this video of Josh Blackman’s attempt to deliver remarks at CUNY School of Law.If you want to see a nearly perfect example of everything that’s wrong with campus call-out culture these days, watch
Blackman, an associate professor at the South Texas College of Law in Houston, supported Donald Trump’s decision to rescind Deferred Action for Childhood Arrivals (DACA), agreeing that Barack Obama exceeded his legal authority when he set up the program, which allows some immigrants who came to the country illegally as children to avoid deportation. But Blackman supports the DREAM Act, which would grant residency status to many of these same people.
That distinction mattered little to the student activists who crashed Blackman’s event last month, calling him a racist and white supremacist. Blackman was merely “gaslighting” them, they said. They accused CUNY of giving a platform to an oppressor. They tweeted, “My existence your opinion.” They heckled Blackman, making it impossible for him to deliver his prepared remarks. A productive conversation was possible only after the activists left the room, furious that the administration had threatened to discipline them.
That’s according to video footage and Blackman’s write-up of the event for National Review. The entire post is worth reading. Instead of attempting to recap it, I will note a few aspects of the episode that will be familiar to readers who follow the debate about political correctness on campus:
1. “Hate speech isn’t free speech” was one of the activists’ mantras. Ironically, Blackman had intended to discuss free speech and the law. It’s a shame students who are confused on this topic—who wrongly believe that the First Amendment does not protect hate speech, or that it shouldn’t—were unwilling to be educated by a legal scholar. But this is an attitude I encounter on college campuses all the time.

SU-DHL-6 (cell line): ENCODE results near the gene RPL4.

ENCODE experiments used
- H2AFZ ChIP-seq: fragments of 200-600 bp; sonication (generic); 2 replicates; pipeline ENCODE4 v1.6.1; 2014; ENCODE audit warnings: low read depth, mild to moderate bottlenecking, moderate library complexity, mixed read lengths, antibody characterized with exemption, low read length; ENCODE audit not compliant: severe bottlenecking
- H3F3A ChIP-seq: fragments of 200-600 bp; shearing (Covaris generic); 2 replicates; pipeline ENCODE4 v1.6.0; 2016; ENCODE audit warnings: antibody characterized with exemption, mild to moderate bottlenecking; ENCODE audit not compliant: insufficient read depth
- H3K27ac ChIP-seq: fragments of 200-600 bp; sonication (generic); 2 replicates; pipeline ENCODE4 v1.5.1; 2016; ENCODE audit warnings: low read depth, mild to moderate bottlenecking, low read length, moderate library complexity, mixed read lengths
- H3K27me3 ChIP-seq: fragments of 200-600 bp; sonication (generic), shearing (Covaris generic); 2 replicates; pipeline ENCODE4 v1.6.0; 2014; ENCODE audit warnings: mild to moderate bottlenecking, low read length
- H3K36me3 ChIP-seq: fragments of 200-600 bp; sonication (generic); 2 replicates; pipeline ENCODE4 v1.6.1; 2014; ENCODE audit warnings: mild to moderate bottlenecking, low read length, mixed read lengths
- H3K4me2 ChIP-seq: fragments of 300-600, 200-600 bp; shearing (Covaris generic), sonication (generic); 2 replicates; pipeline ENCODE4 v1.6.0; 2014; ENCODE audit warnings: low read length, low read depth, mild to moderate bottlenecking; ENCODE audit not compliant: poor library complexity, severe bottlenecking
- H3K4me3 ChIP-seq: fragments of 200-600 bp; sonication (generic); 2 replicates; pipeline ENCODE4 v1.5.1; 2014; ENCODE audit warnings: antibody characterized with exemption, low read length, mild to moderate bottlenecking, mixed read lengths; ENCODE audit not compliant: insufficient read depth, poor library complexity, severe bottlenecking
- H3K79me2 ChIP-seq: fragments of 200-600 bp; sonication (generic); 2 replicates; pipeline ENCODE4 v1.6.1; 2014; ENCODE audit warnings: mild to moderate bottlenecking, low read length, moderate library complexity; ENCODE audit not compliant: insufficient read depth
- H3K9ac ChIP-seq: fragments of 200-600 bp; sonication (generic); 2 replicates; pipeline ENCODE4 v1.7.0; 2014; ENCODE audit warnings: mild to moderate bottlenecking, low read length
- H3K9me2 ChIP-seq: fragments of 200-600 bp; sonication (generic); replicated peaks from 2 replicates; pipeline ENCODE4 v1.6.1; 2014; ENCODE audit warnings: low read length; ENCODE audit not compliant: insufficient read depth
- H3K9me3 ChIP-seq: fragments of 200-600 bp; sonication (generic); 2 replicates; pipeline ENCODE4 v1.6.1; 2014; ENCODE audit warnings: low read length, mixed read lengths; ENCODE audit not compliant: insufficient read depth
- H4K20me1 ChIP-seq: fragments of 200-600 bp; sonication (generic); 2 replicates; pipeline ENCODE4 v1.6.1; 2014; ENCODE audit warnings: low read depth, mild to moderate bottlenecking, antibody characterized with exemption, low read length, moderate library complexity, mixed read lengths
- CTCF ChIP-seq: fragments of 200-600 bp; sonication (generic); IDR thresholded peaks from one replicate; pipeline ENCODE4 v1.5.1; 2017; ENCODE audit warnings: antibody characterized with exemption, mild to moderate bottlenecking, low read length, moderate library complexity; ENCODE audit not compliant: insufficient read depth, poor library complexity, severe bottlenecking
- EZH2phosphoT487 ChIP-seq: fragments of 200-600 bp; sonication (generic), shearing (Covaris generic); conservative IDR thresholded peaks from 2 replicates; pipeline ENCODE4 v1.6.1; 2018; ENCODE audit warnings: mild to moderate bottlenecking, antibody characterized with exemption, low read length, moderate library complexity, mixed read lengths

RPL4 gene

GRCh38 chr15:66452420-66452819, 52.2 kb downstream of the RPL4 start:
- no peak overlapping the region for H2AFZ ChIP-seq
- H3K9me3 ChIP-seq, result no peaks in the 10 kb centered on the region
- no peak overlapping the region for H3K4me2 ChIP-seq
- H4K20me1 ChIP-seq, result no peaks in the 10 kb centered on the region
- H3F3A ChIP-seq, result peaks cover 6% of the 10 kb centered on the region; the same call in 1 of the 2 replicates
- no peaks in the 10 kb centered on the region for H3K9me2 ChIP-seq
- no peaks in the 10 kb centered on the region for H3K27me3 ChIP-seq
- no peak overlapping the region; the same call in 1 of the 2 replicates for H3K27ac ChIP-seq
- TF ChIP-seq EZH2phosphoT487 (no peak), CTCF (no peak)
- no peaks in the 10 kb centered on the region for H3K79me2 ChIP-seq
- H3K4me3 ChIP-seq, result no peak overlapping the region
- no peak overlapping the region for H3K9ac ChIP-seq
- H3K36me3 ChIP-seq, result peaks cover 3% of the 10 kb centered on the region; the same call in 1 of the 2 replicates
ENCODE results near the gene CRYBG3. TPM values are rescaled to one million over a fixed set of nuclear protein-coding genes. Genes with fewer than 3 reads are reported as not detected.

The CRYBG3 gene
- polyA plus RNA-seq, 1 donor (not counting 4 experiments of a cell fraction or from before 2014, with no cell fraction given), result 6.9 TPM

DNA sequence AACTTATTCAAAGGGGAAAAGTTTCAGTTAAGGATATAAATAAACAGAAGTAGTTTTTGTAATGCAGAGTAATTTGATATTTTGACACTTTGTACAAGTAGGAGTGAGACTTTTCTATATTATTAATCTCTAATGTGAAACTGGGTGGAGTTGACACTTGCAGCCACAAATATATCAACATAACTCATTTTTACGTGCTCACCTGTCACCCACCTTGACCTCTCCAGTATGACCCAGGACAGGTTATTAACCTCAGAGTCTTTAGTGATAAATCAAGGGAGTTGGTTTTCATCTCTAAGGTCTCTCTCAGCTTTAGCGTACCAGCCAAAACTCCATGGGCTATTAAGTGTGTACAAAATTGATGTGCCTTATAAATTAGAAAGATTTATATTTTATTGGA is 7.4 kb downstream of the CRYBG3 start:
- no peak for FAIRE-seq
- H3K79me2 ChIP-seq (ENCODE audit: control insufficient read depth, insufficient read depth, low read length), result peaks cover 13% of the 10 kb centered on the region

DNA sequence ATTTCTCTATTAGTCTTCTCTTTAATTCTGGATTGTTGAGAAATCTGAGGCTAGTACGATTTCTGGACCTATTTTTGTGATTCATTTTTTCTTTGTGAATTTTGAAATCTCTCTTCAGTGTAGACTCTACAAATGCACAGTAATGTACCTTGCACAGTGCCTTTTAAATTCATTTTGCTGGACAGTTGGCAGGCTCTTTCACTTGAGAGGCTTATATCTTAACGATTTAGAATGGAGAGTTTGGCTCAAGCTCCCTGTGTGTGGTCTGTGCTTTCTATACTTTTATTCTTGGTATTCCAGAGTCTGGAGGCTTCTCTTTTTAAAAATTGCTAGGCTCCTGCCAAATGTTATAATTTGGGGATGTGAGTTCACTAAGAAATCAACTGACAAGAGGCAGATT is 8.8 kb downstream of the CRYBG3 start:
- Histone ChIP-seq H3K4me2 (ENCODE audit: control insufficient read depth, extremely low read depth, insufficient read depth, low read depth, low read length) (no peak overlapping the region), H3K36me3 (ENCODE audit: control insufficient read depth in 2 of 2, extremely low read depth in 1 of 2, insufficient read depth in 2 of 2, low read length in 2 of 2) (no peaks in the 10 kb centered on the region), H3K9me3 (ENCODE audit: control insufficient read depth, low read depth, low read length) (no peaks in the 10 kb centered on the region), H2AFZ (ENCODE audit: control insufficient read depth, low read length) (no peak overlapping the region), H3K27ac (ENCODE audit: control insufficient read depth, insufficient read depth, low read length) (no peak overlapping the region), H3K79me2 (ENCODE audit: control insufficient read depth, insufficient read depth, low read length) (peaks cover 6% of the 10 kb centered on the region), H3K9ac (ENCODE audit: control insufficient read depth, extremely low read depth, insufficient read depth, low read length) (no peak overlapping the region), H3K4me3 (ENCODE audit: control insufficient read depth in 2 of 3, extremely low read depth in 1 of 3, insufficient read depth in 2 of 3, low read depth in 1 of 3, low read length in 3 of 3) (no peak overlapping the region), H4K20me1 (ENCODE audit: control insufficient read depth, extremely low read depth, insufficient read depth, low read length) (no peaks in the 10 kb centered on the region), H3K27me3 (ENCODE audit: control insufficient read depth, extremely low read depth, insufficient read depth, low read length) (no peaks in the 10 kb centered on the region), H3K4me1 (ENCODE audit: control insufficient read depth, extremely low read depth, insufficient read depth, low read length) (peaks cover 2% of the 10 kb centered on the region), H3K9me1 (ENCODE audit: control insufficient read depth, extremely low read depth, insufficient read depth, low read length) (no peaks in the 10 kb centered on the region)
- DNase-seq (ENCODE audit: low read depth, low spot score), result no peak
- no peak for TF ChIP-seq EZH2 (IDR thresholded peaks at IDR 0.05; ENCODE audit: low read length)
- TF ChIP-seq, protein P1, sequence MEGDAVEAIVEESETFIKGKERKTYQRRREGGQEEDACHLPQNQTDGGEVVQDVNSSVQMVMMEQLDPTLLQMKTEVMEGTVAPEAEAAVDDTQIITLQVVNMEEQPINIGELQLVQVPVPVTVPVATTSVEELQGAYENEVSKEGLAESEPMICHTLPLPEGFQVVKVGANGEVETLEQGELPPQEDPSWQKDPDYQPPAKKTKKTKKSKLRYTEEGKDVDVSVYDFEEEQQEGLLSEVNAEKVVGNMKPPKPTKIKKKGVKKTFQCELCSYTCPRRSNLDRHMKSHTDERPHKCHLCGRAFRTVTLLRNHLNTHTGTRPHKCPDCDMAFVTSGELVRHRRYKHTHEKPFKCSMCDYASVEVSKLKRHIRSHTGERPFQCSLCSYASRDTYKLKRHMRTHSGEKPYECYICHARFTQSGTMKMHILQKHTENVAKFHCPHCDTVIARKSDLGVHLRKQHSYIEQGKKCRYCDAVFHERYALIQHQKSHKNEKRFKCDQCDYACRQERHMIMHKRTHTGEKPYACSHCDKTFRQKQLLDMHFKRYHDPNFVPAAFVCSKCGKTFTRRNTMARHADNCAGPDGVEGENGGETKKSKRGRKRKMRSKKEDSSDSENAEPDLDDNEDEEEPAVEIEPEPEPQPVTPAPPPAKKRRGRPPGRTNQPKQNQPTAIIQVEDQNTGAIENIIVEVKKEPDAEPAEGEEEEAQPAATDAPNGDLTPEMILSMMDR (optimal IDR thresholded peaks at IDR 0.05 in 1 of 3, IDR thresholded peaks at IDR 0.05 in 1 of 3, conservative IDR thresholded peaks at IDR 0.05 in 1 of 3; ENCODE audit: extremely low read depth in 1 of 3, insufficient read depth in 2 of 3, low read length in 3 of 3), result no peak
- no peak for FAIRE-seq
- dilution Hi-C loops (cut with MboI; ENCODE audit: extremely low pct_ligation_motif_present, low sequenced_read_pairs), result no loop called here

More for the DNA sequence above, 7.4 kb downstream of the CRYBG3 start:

2. Activists thought CUNY should have prevented the event from taking place for reasons of safety. Never mind that the only person whose safety was threatened by Blackman’s presence was Blackman himself, who prior to the event formulated an exit strategy at the urging of a public safety administrator. The student activists believed the airing of an opinion with which they disagreed was tantamount to physical violence against marginalized communities.
3. A student of color in the audience who disagreed with Blackman nevertheless wanted the event to proceed and was looking forward to asking tough questions. For saying that, the student was branded a traitor to the revolution. “Why are you here?” one activist asked him. “Why aren’t you with us?” The same thing happened at the University of Michigan when Charles Murray attempted to speak there last October: Murray’s presence was deemed an attack on marginalized persons, although some of the people in his audience were marginalized persons who didn’t feel attacked by the speech and in fact wanted to hear it.
4. Students showed remarkable contempt for the thing they are ostensibly studying: the law. This exchange was noteworthy: